Inclusivity of Data: Key points to consider
Work through the questions below to help you think through some of the key ethical considerations in ensuring inclusivity within your research.
1. Thinking about under-represented groups
Think about which under-represented groups you are considering when addressing inclusivity within your project.
- Ideally, it is better to think holistically and consider as many population groups as possible, rather than addressing just one disaggregational indices or group, depending on the focus and aims of your work.
Think about how your project can maximise the use of inclusive data, either by empowering different people to participate or by assessing inclusivity within existing data sources.
- Do individuals have sufficient understanding, capacity, and mechanisms to share their views?
- Are data sources representative?
- How can these aspects be (a) assessed and (b) addressed in your project approach?
2. Protected Characteristics
Think about how you are considering protected characteristics within the data.
- Are you collecting data directly related to this? Are you clear on the precise concepts that you are collecting data on (i.e., that you are not conflating terms, such as sex and gender identity)? Are you clear on the purpose for which you are collecting this data?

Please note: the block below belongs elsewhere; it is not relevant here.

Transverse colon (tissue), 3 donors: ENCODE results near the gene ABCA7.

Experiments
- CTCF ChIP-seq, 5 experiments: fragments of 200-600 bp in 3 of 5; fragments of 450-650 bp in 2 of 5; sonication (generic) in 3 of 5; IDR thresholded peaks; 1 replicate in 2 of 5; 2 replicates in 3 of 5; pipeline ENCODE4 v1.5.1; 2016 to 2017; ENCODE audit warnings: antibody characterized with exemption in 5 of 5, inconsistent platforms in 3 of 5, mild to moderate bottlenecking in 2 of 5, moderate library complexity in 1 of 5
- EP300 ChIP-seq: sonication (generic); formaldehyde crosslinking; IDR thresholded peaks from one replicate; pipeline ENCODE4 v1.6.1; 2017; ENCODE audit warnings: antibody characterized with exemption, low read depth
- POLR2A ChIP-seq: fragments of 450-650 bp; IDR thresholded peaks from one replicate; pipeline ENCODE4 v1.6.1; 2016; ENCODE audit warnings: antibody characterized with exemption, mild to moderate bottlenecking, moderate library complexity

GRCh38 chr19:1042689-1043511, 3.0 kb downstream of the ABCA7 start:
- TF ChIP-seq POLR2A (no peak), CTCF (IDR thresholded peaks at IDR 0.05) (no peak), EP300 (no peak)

- Is the above documented and communicated clearly?
- Is data collection undertaken in a way that supports all groups to provide this data in a way that meets their needs, following the Respondent Centred Design Framework?
- Are you using harmonised standards in the measurement of protected characteristics?
- Are you collecting any data that may be considered a proxy for any protected characteristics (i.e., attributes that may correlate with protected characteristics)? If so, how are you managing and analysing this data to ensure sufficient data protection, data quality and transparency in how the data will be used and its limitations?
- Have inclusivity issues regarding data collection and quality been identified and addressed appropriately when using administrative data?
Think about how you are supporting inclusivity in the design of your data collection methods, analysis and dissemination of findings, including maximising accessibility and reducing the potential for language, cultural, physical, social or other barriers to limit participation and engagement.